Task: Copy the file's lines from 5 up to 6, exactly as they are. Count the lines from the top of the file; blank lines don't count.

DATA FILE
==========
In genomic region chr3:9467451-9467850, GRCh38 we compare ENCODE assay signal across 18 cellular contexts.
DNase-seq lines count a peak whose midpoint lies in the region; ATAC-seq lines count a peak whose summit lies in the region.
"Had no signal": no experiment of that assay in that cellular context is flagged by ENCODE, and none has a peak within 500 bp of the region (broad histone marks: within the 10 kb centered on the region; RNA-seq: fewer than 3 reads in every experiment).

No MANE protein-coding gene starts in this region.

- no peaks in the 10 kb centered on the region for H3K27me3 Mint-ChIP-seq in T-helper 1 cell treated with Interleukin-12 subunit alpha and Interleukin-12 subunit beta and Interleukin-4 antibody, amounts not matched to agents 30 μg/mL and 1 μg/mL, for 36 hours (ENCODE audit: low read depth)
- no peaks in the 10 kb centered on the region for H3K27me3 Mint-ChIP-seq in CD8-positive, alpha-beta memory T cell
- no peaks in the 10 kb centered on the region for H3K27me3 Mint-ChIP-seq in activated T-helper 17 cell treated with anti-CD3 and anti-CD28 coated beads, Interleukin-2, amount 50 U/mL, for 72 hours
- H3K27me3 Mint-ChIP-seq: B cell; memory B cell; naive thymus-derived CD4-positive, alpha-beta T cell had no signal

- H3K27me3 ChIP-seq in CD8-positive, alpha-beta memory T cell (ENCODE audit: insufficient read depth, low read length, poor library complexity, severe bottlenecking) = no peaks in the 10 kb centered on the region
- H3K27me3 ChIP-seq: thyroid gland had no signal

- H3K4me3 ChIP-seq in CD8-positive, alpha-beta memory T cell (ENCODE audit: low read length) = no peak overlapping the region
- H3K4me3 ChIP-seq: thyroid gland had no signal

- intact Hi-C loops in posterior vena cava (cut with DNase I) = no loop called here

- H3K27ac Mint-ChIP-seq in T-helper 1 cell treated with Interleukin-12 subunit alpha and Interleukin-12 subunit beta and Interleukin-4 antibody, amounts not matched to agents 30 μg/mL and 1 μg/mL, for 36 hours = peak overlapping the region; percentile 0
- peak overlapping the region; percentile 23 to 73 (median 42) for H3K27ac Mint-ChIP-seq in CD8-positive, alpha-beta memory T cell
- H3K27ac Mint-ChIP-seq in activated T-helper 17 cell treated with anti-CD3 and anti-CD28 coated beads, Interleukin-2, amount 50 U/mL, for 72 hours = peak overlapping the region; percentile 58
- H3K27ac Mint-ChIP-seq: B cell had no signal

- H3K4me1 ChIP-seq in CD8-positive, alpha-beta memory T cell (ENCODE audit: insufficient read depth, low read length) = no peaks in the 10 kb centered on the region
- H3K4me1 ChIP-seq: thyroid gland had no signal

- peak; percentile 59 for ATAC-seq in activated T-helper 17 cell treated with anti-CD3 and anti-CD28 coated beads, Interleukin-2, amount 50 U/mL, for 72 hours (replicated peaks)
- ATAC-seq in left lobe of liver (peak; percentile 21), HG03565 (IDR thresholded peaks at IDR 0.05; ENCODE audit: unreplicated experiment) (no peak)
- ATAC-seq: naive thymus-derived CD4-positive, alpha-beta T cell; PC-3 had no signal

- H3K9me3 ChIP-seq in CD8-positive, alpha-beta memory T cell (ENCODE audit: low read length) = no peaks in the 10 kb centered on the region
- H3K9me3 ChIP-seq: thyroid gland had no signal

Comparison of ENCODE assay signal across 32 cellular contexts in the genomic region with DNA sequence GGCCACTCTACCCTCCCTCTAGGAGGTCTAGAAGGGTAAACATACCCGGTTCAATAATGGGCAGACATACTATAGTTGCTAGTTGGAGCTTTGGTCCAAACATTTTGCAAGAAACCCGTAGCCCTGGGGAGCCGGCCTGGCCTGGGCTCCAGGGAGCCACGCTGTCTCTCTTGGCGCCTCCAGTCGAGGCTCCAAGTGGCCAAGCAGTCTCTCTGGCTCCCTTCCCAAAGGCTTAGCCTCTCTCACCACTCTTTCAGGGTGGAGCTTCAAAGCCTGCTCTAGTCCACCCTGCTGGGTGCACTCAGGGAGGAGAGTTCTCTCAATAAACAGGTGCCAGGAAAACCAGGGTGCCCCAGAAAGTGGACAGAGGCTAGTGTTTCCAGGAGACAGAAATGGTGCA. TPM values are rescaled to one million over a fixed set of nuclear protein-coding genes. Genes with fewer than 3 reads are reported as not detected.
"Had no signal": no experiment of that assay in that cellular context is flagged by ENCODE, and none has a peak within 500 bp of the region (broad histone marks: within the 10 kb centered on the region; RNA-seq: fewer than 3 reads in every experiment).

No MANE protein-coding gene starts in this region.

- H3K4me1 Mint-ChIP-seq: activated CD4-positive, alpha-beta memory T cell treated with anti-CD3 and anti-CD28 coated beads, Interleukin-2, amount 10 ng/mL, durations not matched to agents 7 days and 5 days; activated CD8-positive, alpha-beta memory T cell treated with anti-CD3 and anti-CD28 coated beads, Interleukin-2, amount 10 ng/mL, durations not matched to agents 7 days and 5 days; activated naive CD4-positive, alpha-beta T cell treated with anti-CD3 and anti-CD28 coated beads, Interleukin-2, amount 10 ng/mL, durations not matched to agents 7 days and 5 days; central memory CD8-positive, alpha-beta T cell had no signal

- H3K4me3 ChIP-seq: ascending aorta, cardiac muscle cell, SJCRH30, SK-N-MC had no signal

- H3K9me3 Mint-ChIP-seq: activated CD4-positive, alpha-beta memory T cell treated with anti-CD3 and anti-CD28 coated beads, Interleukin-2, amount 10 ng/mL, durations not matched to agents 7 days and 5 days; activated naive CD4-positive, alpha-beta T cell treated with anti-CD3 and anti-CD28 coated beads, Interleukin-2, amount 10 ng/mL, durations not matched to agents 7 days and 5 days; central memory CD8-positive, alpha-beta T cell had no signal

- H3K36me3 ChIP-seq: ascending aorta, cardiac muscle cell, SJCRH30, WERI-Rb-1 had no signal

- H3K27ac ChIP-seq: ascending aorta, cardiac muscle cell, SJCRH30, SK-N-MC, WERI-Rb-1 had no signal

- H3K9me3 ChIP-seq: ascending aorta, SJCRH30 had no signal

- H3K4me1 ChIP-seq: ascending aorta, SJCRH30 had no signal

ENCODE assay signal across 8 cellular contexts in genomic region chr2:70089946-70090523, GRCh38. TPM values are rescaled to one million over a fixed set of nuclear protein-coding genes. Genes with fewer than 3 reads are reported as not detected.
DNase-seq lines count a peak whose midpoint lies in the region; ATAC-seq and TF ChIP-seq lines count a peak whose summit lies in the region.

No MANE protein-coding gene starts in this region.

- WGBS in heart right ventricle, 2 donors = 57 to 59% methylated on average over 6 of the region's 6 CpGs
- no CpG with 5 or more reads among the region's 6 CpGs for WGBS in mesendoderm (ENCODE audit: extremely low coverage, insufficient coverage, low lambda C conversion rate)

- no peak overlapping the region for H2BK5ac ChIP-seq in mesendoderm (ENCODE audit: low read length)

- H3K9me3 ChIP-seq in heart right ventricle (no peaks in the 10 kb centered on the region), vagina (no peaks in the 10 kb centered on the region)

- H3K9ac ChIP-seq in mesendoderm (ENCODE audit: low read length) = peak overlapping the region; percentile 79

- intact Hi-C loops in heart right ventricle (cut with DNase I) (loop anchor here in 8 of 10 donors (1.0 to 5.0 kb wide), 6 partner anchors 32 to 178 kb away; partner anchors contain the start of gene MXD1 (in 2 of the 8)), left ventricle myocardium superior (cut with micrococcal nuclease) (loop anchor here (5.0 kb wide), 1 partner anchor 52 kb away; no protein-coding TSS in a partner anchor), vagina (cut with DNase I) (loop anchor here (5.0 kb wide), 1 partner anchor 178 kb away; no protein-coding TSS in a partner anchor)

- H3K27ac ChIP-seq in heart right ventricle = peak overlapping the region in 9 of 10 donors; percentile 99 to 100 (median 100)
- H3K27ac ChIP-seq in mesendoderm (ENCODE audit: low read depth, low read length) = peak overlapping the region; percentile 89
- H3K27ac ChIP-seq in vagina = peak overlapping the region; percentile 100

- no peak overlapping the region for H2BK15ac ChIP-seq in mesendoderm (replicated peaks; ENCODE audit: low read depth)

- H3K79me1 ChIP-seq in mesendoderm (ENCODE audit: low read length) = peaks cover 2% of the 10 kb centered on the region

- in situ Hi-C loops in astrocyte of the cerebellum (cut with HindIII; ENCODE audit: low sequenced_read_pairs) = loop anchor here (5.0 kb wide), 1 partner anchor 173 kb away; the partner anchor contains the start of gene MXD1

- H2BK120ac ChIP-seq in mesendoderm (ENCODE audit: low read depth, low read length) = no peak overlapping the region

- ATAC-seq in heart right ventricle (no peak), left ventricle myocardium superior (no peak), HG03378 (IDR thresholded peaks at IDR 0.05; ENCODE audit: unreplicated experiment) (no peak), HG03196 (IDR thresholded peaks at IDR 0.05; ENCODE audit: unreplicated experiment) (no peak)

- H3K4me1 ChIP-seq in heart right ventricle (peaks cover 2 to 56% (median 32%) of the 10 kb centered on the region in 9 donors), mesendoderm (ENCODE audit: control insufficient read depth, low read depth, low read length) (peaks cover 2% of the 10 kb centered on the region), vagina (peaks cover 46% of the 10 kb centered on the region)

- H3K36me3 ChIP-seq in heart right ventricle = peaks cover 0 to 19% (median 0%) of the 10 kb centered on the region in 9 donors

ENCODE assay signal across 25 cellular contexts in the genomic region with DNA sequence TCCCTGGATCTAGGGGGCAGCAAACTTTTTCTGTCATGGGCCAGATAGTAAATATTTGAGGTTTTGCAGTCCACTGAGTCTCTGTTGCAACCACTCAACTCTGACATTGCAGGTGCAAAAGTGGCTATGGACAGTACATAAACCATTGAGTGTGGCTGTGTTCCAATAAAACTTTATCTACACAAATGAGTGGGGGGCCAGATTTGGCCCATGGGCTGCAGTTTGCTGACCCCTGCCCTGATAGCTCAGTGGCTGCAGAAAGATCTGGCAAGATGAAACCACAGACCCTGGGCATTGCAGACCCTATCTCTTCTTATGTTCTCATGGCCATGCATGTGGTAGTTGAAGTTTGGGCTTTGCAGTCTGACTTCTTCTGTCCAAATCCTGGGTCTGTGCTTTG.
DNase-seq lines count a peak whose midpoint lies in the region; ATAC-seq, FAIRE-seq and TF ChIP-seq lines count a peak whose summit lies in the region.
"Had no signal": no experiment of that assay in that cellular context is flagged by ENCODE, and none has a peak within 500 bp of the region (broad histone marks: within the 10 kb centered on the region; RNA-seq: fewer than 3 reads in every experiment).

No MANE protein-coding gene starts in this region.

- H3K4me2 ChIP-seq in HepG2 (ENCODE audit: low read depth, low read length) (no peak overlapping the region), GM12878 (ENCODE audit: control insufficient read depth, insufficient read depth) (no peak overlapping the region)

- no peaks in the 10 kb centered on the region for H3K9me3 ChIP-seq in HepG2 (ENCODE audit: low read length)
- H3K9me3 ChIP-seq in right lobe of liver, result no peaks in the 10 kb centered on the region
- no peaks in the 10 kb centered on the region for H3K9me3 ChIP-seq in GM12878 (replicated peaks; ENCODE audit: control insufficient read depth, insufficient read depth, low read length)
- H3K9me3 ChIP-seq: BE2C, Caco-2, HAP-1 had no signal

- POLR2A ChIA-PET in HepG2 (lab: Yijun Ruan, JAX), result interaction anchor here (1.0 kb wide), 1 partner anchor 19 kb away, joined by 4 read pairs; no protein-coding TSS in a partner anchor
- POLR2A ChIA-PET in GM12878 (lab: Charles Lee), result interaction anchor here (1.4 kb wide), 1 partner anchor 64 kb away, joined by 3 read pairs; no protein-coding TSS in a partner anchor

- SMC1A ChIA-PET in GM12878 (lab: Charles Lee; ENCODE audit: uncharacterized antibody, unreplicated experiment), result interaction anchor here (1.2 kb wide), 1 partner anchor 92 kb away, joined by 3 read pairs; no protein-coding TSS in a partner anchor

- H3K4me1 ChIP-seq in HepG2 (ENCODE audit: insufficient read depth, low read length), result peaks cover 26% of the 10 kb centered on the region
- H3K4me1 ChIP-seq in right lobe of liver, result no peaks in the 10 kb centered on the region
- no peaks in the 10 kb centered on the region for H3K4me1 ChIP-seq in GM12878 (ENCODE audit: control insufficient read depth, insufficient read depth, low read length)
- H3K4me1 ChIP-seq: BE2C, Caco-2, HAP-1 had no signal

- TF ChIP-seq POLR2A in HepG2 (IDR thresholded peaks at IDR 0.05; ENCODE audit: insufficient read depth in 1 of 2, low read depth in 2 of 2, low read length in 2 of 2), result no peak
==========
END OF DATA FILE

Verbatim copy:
- no peaks in the 10 kb centered on the region for H3K27me3 Mint-ChIP-seq in T-helper 1 cell treated with Interleukin-12 subunit alpha and Interleukin-12 subunit beta and Interleukin-4 antibody, amounts not matched to agents 30 μg/mL and 1 μg/mL, for 36 hours (ENCODE audit: low read depth)
- no peaks in the 10 kb centered on the region for H3K27me3 Mint-ChIP-seq in CD8-positive, alpha-beta memory T cell